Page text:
Scottish RNLI crews experience busy holiday weekend

RNLI volunteers with family of kayakers Image copyright RNLI/Andrew Macdonald
Image caption RNLI volunteers from Kyle of Lochalsh Lifeboat Station assisted a family of kayakers

Volunteer lifeboat crews in Scotland responded to 23 different incidents across the bank holiday weekend.

Calls ranged from drifting inflatables to stranded jet skiers.

The crew at Kyle of Lochalsh, in the Highlands, responded to an urgent "Pan Pan" distress call from a group of kayakers and canoeists.

The two adults and a three-year-old child had been caught out by a sudden change in weather conditions but made it to the shore without injury.

A spokesman for the RNLI at Kyle of Lochalsh said: "The family were well prepared for their kayaking trip but were caught out by the weather.

"They were all wearing lifejackets and were carrying a means of calling for help, a VHF radio, two key things that we encourage all kayakers to do in order to stay safe on the water."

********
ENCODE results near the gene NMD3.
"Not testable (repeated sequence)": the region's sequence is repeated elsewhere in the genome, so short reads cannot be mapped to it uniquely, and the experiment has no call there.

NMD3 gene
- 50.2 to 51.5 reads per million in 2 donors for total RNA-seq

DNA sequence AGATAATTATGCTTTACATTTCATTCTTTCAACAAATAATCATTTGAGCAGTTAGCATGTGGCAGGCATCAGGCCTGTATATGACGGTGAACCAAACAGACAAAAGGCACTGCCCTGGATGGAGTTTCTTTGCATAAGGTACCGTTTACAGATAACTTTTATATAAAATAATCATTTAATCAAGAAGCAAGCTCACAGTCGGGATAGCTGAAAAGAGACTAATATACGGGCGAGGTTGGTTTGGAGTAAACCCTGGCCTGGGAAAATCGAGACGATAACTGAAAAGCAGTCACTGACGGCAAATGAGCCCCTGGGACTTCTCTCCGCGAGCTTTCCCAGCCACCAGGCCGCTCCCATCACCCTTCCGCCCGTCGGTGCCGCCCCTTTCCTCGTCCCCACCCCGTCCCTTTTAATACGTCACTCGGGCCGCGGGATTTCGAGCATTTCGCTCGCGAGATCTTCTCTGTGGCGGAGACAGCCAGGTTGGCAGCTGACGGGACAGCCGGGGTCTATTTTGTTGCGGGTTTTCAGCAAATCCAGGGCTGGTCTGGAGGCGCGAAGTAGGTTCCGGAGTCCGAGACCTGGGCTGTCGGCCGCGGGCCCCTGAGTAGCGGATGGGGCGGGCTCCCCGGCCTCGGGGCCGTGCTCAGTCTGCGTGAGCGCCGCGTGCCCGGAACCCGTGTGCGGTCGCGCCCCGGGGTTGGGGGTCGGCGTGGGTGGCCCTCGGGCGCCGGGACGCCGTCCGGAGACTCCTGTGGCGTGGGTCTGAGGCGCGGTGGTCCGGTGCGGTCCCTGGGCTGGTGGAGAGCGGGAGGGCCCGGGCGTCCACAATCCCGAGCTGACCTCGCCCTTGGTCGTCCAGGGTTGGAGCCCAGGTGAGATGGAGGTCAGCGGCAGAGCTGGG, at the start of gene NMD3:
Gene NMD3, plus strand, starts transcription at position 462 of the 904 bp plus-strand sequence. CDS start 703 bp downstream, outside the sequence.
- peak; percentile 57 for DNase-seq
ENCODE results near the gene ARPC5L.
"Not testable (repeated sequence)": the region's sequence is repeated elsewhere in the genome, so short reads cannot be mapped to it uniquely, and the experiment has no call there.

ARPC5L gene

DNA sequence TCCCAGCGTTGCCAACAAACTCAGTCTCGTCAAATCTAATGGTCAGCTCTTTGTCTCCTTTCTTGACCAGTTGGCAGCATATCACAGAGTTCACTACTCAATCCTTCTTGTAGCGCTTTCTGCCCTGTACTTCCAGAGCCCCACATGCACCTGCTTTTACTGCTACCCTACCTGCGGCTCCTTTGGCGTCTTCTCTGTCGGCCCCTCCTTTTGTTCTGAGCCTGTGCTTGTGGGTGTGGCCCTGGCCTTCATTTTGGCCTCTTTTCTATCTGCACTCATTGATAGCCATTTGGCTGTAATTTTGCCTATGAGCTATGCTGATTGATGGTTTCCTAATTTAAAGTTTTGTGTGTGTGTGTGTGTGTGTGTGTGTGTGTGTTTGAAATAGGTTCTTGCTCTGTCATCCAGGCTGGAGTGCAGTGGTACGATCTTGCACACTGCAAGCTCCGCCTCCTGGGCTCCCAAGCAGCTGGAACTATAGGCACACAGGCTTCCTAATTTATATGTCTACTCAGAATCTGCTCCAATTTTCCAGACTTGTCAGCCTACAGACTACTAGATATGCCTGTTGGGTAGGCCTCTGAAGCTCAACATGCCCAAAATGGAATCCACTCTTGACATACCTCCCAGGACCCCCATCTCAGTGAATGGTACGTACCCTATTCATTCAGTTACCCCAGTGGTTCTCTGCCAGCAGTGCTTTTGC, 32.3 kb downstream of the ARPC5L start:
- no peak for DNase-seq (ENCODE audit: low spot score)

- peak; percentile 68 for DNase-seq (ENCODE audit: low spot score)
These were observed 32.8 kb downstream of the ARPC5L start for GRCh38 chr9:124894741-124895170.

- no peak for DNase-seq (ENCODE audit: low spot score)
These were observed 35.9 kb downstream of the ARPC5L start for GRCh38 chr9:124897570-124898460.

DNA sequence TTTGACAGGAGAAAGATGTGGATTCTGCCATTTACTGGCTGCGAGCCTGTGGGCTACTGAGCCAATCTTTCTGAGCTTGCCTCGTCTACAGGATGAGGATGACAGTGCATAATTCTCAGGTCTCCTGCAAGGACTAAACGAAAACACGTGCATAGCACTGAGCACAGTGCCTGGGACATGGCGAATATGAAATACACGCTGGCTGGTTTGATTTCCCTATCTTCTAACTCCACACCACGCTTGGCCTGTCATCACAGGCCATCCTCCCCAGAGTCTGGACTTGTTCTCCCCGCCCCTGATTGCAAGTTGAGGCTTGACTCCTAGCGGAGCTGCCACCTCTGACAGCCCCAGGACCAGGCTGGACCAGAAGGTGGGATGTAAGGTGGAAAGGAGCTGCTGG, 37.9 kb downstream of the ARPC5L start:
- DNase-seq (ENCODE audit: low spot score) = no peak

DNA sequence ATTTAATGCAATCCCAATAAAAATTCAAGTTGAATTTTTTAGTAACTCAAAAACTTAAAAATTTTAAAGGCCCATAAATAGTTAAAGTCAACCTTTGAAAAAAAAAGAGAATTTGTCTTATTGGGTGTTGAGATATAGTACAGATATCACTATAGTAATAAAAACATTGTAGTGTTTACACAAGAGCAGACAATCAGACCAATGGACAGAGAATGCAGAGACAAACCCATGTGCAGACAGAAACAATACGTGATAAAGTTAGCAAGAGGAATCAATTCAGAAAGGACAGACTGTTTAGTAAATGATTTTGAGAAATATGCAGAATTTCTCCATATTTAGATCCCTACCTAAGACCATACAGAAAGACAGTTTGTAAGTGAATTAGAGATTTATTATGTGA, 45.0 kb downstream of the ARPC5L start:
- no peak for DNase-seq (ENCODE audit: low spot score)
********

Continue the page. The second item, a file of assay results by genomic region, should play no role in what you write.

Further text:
Image copyright RNLI/Andrew Macdonald
Image caption Kyle of Lochalsh volunteer lifeboat crew go ashore to assist a group of kayakers

Troon's volunteer lifeboat crew attended four different situations across the weekend including drifting inflatables.

Joe Millar, Troon Lifeboat Coxswain, said: "Inflatables are designed for pools, not the sea especially when the wind is blowing offshore and they can quickly be blown out to sea.

"If you do see someone in trouble at sea or on the coast, dial 999 and ask for the Coastguard."

The RNLI recently launched its summer Respect the Water campaign which reminds people what to do should they find themselves suddenly in cold water.

If you get into trouble in cold water, the RNLI's advice is to float on your back for a short time to regain control of your breathing.

"Potential killer"

Mike Tipton MBE, Professor of Human and Applied Physiology at the University of Portsmouth, and world leading expert in cold water shock said: "The instinctive human reaction on immersion in cold water is a potential killer as this can cause panic and thrashing around, increasing the chances of breathing in water.

"This also lets trapped air escape from clothing, reducing buoyancy.

"Although it's counter intuitive, the best immediate course of action is to fight your instinct and float on your back. Once you've gained control of your breathing you can swim to safety, call for help, or continue to float until help arrives. Doing this will give you a much better chance of surviving."

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